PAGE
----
Anonymous Mailbag

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Yes, yes, I know it’s Friday, but with the President Trump interview on Tuesday of this week and all the work I’ve been undertaking to try and save college football, I haven’t had time to write the anonymous mailbag until now.

So I’m bumping the usual Friday mailbag in favor of the anonymous mailbag.

As always send your anonymous mailbag questions to, anonymity guaranteed.

So without further ado, let’s dive right in to the anonymous mailbag this week:

“Got a tough question here: Went to a small religious college in the Midwest in the mid-80’s and had lots of friends. One girl, who was a friend (we went out on 3 dates, didn’t even kiss) had a troubled emotional upbringing (I knew this at the time) and had daddy issues.

We eventually both graduate, went our separate ways, got married and raised families. Well, about 12 years ago she calls me out of the blue and offers to run away with me (apparently stress in their marriage), including offers for sex every day if I was game. Told her no thanks, went home and told my wife (she also knew her troubled past – saw it as a very sad situation). Props to my wife for not going volcanic.

Fast forward to today this woman (still married, they patched things up) and her husband have moved to New York (Facebook sleuthing). Am I wrong to still be concerned about her or contact her to see how they are doing? Will this be perceived as trying to make a move? Or just drop the whole thing and have a great story for my kids how Dad still has game?”

This is not a tough question.

You still want to bang this girl and are trying to pretend you don’t by claiming to still be concerned about her. You’ve even gone so far as to Facebook stalk her and check on her marital status and where she lives.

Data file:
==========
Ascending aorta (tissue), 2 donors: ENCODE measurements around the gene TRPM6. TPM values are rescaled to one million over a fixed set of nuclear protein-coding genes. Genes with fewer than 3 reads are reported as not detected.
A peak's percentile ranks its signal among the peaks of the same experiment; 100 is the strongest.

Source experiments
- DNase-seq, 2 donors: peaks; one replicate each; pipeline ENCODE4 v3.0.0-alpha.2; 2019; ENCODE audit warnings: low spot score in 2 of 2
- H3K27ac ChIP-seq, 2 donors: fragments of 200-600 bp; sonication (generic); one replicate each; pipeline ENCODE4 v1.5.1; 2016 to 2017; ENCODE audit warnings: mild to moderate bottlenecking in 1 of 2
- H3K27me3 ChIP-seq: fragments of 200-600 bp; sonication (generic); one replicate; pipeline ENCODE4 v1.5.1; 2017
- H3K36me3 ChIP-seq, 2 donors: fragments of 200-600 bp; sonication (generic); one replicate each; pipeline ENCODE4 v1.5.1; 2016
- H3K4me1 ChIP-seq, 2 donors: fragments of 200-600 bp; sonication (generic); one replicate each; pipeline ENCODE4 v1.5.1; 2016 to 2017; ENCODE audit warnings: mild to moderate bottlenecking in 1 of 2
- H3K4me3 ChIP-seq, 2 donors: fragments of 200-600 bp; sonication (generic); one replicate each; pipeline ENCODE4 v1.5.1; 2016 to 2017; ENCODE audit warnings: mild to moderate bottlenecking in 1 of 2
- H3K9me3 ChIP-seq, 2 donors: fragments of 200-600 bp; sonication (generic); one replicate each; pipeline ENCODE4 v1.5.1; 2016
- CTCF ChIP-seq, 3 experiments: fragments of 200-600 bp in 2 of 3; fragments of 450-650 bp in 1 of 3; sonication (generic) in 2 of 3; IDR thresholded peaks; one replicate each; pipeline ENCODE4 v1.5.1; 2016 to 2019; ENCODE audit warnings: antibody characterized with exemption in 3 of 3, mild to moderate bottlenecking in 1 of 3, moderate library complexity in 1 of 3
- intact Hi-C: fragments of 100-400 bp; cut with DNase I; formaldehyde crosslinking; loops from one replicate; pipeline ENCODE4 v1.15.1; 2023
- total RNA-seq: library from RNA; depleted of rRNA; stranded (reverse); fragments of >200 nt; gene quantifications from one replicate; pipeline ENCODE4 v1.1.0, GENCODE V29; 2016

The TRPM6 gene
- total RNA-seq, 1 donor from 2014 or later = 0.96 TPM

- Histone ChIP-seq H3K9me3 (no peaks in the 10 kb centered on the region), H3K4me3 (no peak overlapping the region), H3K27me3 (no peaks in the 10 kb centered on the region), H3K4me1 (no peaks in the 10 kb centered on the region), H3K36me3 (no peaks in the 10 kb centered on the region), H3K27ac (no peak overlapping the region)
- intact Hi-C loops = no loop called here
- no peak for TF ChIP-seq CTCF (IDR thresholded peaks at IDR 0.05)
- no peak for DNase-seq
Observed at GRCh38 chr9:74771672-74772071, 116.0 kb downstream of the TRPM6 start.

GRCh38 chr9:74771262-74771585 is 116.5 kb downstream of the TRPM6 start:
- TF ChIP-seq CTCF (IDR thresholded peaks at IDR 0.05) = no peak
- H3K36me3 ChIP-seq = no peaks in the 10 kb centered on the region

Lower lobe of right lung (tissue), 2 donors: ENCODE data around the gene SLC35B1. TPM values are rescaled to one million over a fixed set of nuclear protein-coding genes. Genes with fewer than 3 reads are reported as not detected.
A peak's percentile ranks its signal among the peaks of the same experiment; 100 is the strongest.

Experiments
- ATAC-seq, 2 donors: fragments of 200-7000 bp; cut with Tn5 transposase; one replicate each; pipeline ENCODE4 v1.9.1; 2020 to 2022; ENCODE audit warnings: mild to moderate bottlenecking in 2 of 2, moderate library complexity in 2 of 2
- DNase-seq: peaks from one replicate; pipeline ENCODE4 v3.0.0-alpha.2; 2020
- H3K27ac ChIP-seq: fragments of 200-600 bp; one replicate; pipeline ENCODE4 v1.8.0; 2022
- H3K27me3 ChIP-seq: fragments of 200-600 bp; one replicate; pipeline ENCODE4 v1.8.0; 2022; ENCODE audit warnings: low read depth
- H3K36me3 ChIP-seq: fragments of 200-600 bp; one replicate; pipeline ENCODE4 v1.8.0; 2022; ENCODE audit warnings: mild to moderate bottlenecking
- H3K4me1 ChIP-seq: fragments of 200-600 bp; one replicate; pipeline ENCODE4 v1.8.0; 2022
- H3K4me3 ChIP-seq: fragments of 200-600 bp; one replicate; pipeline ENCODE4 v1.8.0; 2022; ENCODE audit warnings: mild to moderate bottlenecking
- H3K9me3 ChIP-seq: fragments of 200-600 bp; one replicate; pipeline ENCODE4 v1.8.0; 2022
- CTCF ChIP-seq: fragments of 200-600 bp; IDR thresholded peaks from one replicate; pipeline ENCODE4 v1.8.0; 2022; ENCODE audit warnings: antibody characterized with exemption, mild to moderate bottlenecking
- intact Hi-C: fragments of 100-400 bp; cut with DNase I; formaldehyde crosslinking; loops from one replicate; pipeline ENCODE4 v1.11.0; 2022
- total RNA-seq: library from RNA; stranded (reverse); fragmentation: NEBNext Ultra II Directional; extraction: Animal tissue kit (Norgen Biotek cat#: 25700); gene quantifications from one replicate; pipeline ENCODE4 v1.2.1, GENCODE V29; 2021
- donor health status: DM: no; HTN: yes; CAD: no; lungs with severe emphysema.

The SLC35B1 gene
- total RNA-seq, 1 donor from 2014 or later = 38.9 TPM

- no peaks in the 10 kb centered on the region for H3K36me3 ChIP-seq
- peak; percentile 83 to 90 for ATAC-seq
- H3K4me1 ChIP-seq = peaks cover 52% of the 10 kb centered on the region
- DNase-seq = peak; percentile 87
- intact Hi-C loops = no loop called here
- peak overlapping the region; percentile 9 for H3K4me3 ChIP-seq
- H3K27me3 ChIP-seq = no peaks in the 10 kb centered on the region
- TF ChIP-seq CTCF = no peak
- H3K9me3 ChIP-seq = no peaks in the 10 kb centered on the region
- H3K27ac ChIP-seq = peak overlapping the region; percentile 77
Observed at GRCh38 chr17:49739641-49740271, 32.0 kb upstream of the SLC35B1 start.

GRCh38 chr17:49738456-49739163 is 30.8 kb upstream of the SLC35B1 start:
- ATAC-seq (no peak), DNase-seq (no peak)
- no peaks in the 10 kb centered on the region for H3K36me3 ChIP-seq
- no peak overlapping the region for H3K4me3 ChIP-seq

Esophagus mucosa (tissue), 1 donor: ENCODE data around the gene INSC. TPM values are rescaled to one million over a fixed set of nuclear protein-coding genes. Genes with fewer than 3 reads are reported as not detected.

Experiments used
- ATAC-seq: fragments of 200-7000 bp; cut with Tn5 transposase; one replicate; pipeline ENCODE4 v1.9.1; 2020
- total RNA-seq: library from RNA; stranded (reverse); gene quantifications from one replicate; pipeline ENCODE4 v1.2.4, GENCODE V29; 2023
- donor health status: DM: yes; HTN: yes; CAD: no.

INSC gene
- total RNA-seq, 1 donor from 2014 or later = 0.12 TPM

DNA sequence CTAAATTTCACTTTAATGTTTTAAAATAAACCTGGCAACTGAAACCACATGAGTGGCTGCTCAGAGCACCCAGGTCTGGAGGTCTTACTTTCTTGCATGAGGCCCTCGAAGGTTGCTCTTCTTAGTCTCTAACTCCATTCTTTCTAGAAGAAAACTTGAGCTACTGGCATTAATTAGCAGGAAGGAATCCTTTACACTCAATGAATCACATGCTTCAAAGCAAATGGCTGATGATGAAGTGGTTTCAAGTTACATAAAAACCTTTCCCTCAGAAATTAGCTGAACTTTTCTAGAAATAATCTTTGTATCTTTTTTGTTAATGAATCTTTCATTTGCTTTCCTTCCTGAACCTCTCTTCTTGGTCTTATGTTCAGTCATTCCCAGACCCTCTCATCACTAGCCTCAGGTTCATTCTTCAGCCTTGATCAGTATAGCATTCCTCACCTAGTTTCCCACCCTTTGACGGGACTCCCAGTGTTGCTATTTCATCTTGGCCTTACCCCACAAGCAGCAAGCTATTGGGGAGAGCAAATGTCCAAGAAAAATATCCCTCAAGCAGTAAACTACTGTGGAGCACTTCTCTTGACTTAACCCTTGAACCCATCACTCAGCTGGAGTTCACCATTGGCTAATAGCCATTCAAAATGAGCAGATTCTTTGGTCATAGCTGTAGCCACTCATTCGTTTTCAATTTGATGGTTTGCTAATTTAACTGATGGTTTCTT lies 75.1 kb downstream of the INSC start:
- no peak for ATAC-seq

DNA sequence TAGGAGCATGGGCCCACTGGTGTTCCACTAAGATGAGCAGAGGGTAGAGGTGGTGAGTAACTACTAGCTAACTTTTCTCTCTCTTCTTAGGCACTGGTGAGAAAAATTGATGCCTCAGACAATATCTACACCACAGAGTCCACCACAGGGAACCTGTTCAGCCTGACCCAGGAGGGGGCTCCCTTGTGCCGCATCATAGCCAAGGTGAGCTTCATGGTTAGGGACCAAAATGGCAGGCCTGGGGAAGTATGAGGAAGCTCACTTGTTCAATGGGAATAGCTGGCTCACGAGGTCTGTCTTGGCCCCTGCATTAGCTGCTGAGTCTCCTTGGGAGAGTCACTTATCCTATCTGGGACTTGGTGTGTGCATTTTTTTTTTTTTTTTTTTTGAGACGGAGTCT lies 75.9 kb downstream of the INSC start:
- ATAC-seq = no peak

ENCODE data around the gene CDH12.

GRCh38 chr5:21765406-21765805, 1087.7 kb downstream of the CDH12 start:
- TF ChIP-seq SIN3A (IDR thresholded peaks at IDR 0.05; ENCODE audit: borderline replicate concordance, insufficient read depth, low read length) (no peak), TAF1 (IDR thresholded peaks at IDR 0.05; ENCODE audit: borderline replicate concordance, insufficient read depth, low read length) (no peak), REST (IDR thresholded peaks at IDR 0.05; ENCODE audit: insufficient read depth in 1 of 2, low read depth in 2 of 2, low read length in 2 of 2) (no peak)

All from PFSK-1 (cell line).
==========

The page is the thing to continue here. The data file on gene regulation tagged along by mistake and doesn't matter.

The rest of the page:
It has been 12 years since she contacted you. If she is not fine, what makes you think a Facebook message from you, a virtual stranger to her now after over a decade with no contact, is going to suddenly cure her issues?

This isn’t about her at all, this is about you.

Her contact with you sounds like a psychological issue. That is, what she offered doesn’t sound like it came from someone of a sound mind. (Maybe she’s manic depressive and was in a manic phase? Maybe it’s something else.)

Regardless, if she’s still with her husband, it appears she must have worked things out with him. Meaning, she’s moved on in her life from what she told you 12 years ago, so should you.

As for telling the kids, I don’t think this is a story you should share with anyone. I don’t think it makes you look more attractive that a woman who may have been struggling with a mental illness wanted to run away with you. To your credit you didn’t take advantage of her offer, but based on your email it sounds like you’re regretting that decision. (Or at least trying to have your cake and eat it too).

I’d put this story out of your mind and leave this woman alone.

If you doubt me, pretend your wife finds out that you reached out to this woman after 12 years to “check on her and make sure she’s doing okay.”

Do you think your wife is buying that line?

Yeah, didn’t think so.